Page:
Astrid De Wit, Adeline Patard - The modal interpretations of the English present progressive that have been attested by De Wit and Brisard (manuscript) turn out to be present in French as well. The first two observations reflect the lower degree of grammaticalization of the French progressive. They indicate that кtre + en train de has developed few uses that depart from the strict interpretation of progressiveness. Incidentally, the fact that кtre + en train de cannot be used in futurate contexts is very revealing. In such contexts, the strictly progressive interpretation is no longer available but has given way to a new future interpretation, a stage that French has not reached (yet). Put differently, кtre + en train de has not gone as far as its English counterpart in the diversification of its uses normally induced by grammaticalization. This lower degree of grammaticalization is also reflected in the remarkable difference in overall frequency between the two constructions under study (cf. Section 3). Since, in present-day French, кtre + en train de is the only dedicated progressive construction (cf., e.g., Bertinetto, 2000:601; Pusch 2003), it appears that speakers of French rely on the simple present tense in many contexts in which speakers of English (are forced to) use the progressive.10 In the following and final section, we will take a closer look at the third observation, i.e., the fact that both English- and French-progressive uses often feature modal connotations. We will argue that these notions are related to the construction's basic meaning in both languages, which will be analyzed as contingency in present reality. 5. Unification of modal and aspectotemporal uses in French and English De Wit and Brisard (manuscript) suggest that epistemic contingency in the speaker's conception of current reality constitutes the basic meaning of the English present progressive.11 We contend, now, that this analysis also holds for the French present progressive, which entails that not only its modally colored uses, but also the apparently purely aspectotemporal ones, instantiate this meaning. Let us first explain what we mean by contingency in present reality. Compare, for instance, examples (24a) and (24b): (24) a. Pierre est en train de parler avec un accent lorrain. "Pierre is talking with a Lorrain accent." b. Pierre parle avec un accent lorrain. "Pierre talks with a Lorrain accent." Since both sentences feature present-tense marking, Pierre's talking with a Lorrain accent is rendered as real in the speaker's conception of current reality.12 In (24a), however, it is not construed as structurally, necessarily real, in the sense that it does not belong to what the speaker conceives of as part of her structural, general knowledge about the world, which she can always access mentally (cf. Brisard, 2002). The denoted situation is, in other words, contingent, i.e., not part of what the speaker knows and can predict about Pierre's behavior and she may, therefore, perceive it as somewhat unusual. By contrast, when using a simple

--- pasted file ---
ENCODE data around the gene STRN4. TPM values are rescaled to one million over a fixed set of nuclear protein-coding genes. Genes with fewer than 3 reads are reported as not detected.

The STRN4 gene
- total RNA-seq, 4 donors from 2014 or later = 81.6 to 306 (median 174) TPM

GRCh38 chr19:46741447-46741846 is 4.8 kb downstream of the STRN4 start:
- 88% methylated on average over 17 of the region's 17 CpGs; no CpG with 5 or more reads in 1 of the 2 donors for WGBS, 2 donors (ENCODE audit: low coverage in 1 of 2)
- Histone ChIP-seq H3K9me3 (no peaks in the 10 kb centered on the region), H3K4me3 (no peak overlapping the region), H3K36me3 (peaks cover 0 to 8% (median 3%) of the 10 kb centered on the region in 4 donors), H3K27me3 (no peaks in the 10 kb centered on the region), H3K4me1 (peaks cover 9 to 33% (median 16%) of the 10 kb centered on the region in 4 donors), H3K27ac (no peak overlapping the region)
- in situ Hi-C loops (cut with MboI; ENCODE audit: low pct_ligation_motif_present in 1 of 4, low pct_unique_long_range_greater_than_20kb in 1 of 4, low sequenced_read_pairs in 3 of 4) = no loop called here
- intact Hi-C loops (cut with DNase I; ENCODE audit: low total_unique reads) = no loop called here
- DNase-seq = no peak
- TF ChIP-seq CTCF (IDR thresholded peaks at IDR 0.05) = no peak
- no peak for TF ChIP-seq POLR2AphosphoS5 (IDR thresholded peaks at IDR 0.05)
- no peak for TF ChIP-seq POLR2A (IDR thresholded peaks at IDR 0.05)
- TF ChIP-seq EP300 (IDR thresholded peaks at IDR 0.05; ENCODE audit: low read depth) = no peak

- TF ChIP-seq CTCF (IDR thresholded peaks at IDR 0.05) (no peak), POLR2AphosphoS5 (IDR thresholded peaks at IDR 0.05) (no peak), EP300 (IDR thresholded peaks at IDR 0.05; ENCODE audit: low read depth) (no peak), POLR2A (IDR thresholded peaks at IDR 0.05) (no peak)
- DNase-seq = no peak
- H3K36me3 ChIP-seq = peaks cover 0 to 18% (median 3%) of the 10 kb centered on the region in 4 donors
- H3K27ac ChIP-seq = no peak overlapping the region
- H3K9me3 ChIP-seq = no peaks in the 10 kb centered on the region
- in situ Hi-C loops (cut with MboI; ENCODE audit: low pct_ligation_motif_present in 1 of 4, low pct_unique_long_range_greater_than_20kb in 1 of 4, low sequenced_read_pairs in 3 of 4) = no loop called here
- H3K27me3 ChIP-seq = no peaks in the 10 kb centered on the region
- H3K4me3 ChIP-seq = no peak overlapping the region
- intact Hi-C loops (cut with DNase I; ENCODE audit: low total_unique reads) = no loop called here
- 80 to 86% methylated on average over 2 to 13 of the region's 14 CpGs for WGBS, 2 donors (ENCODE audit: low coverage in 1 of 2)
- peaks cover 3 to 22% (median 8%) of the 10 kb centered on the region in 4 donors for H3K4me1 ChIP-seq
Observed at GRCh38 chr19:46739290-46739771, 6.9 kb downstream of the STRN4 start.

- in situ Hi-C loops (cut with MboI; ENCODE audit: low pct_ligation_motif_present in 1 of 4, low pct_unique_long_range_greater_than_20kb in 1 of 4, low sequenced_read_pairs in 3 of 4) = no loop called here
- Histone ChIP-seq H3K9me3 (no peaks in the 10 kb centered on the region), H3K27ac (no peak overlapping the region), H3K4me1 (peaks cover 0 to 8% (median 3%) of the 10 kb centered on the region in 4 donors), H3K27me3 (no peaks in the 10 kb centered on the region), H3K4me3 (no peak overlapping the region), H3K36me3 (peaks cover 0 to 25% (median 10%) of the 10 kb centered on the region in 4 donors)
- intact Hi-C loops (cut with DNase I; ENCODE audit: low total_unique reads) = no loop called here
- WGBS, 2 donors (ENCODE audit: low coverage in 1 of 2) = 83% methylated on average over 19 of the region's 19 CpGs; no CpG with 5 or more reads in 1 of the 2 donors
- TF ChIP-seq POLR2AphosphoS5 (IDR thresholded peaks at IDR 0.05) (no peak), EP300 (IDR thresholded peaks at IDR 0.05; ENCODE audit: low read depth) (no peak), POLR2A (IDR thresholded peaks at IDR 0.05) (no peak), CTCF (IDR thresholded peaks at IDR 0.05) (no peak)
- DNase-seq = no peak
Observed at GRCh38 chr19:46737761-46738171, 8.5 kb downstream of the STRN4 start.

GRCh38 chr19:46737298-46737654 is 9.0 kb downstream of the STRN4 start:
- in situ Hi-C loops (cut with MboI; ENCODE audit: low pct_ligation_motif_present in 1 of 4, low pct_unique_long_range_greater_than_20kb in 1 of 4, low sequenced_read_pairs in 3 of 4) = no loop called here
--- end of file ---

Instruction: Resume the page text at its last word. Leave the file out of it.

Modality, aspect and the progressive present (cf. (24b)), a more structural meaning arises: Pierre's having a Lorrain accent is viewed as a normal, predictable situation in relation to the speaker's knowledge of the world. This analysis is reminiscent of Lachaux's (2005) enunciativist analysis. In fact, her approach in terms of intersubjective values may be regarded as complementary to our own semantic analysis, which integrates these pragmatic notions too. Yet, while her work hinges upon the function of the constructions in a communicative setting, we focus on their basic epistemic value, from which these pragmatic functions are derived. The modal connotations frequently associated with кtre + en train de, such as surprise and emphasis, constitute specific instantiations of the basic meaning of contingency. Surprising situations are necessarily perceived by the conceptualizer as divergent from her structural world knowledge and she might feel the need to underline their remarkability. INTERPRETATIVE uses are also naturally linked to the meaning of contingency: the fact that a situation is conceived of as less straightforward to interpret correctly, may incite the speaker to construe it as not belonging to our structural knowledge. Other intersubjective readings that are derived from the basic meaning of contingency are irritation and tentativeness. Somewhat irritating situations or situations that require tentative phrasing (either because the speaker is not certain about their actual nature, or because the reported ongoing event might irritate the hearer) are normally not constitutive of our structural conception of reality. Our data show that these modal connotations are, overall, not significantly more frequent in English than in French. This suggests that, in the case of the progressives, (inter)subjective interpretations are not to be equated with an advanced stage of grammaticalization, but that, from an early stage (as reached by кtre + en train de in Modern French), the progressive construction is susceptible to modal readings, which confirms that these are related to its basic meaning. Furthermore, as the use of the progressive is not obligatory in French, its occurrence may be solely triggered by the speaker's wish to construe a situation as somewhat different than expected or not straightforward to interpret. In such modal contexts, the use of the French present progressive turns out to be particularly suitable. In some examples, though, it seems that кtre + en train de, as well as be + ing, only convey a purely aspectotemporal value ­ i.e., indicating that an event is going on in the present (cf. the many instantiations of the category CURRENT ONGOINGNESS) ­ and it may be difficult to see how these uses tie in with the basic meaning of contingency in immediate reality. Crucial here are, in our view, the presupposed boundaries that are conferred upon every situation in the progressive, while at the same time an internal perspective is created (involving, according to Chuquet (2004:120-137), a "subjective viewpoint"). This is illustrated in Figures 1a and 1b.13